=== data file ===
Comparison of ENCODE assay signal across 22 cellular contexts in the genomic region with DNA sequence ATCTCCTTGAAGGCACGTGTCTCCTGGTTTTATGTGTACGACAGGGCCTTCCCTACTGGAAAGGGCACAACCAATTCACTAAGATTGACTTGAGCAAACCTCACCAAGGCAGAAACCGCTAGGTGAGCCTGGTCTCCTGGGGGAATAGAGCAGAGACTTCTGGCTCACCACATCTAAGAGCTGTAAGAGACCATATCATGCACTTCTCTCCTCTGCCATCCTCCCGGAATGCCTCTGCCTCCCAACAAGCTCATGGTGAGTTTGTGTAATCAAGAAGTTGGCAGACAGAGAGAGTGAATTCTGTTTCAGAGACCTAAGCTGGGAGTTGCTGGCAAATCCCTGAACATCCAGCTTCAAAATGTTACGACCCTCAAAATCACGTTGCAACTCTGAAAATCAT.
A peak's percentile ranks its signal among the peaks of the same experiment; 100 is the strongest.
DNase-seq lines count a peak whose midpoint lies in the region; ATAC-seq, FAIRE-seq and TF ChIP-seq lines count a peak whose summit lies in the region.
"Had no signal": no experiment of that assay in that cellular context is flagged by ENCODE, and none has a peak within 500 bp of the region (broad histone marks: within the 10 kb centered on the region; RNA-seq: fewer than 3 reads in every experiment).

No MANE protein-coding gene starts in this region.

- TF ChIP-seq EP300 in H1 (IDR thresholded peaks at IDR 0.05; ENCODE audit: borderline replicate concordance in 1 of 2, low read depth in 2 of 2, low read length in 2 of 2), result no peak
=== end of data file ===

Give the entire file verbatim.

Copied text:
Comparison of ENCODE assay signal across 22 cellular contexts in the genomic region with DNA sequence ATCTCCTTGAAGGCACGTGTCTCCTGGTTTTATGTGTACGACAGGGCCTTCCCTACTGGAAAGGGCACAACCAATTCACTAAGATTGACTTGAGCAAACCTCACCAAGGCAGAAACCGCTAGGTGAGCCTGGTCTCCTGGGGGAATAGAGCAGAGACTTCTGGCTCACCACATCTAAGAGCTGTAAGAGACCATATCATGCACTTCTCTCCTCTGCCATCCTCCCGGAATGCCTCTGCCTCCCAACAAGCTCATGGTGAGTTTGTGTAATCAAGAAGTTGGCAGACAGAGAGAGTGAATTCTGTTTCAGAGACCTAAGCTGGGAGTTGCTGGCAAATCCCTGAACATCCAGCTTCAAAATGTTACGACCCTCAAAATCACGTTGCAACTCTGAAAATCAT.
A peak's percentile ranks its signal among the peaks of the same experiment; 100 is the strongest.
DNase-seq lines count a peak whose midpoint lies in the region; ATAC-seq, FAIRE-seq and TF ChIP-seq lines count a peak whose summit lies in the region.
"Had no signal": no experiment of that assay in that cellular context is flagged by ENCODE, and none has a peak within 500 bp of the region (broad histone marks: within the 10 kb centered on the region; RNA-seq: fewer than 3 reads in every experiment).

No MANE protein-coding gene starts in this region.

- TF ChIP-seq EP300 in H1 (IDR thresholded peaks at IDR 0.05; ENCODE audit: borderline replicate concordance in 1 of 2, low read depth in 2 of 2, low read length in 2 of 2), result no peak